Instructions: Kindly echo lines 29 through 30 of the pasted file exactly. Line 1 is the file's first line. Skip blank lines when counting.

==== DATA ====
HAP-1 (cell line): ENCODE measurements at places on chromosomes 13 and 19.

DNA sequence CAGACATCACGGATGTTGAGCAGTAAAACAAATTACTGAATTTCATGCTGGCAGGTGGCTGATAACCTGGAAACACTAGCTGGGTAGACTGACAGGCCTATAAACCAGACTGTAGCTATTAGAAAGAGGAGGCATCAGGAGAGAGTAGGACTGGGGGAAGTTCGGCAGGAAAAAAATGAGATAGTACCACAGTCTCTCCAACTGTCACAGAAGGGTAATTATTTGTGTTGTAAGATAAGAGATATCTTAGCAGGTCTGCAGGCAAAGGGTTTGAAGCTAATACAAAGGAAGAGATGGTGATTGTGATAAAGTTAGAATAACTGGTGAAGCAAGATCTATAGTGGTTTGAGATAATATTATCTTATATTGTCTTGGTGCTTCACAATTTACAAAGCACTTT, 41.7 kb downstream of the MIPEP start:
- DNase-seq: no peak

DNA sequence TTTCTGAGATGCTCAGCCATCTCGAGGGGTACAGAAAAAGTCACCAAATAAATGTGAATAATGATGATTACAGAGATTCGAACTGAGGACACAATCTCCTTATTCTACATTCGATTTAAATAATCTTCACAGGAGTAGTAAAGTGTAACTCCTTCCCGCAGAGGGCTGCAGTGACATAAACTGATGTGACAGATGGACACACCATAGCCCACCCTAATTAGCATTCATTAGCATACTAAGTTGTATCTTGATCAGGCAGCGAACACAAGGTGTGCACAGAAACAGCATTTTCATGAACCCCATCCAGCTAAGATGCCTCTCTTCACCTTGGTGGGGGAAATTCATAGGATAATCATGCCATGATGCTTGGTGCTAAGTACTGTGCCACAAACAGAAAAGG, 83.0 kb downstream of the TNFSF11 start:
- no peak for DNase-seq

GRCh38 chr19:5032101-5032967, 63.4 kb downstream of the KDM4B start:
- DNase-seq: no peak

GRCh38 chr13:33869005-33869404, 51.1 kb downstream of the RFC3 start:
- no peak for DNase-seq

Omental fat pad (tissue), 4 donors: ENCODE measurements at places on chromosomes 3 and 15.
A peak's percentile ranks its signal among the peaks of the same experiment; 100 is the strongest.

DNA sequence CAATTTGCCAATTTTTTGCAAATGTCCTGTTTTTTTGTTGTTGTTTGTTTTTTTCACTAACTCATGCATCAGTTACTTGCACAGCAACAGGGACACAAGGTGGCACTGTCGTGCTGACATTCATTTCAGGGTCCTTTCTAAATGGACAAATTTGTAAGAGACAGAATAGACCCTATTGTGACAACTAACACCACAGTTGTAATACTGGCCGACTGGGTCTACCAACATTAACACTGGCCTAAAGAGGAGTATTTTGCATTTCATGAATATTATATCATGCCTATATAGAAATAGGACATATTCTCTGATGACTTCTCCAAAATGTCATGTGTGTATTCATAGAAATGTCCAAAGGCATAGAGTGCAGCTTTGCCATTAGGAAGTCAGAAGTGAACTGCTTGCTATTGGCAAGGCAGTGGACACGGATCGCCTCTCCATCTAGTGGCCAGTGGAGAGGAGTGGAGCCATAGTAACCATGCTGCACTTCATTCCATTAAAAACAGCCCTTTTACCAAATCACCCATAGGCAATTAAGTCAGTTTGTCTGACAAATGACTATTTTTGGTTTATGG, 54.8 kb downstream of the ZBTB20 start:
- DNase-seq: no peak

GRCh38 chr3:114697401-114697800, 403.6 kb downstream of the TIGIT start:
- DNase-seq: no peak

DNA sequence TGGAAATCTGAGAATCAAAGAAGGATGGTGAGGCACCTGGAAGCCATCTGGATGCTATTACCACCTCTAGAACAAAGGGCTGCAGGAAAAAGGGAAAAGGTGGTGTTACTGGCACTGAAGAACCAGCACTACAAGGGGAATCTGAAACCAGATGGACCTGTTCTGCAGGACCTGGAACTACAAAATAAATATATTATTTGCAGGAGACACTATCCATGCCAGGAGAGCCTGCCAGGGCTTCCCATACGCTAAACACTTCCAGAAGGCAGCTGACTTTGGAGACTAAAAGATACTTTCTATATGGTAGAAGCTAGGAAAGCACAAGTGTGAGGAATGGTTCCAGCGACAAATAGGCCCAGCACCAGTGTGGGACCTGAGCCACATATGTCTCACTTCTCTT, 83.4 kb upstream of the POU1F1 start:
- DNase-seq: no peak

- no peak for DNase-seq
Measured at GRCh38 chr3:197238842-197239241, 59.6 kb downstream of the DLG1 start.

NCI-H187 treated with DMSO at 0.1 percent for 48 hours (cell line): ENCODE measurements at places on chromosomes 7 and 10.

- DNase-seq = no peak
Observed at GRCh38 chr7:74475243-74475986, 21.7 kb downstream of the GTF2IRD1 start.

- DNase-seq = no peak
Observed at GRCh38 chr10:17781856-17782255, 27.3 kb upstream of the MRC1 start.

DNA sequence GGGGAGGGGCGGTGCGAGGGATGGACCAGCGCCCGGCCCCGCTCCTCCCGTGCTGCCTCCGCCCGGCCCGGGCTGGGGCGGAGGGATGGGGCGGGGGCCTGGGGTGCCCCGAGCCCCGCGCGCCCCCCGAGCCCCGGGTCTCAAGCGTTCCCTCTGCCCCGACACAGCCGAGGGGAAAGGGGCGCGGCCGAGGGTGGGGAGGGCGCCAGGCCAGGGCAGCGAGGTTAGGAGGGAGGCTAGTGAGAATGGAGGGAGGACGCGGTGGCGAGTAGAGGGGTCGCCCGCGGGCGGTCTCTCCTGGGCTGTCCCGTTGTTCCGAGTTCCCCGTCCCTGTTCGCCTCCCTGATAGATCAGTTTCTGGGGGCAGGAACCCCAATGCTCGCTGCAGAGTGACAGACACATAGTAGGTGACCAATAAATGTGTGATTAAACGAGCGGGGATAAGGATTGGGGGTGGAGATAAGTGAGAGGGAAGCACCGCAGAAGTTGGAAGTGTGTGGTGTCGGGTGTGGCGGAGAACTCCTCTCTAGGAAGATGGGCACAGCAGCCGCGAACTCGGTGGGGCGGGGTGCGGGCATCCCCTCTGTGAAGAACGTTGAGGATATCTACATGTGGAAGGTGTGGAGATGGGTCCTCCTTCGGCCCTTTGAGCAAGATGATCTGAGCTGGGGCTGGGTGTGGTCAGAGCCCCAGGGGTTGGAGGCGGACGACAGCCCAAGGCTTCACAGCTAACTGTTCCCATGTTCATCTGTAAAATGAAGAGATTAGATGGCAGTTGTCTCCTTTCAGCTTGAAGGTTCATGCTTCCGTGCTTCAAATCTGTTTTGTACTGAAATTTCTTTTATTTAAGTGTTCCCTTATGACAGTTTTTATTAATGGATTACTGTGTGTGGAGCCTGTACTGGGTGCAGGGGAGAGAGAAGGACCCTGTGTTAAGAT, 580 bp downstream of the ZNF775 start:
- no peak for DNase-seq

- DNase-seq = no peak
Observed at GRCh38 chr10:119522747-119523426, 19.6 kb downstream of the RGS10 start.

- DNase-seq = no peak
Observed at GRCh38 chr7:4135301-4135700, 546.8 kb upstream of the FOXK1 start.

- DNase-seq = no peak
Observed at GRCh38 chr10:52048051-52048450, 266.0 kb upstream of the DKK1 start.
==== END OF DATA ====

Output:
- DNase-seq = no peak
Observed at GRCh38 chr7:4135301-4135700, 546.8 kb upstream of the FOXK1 start.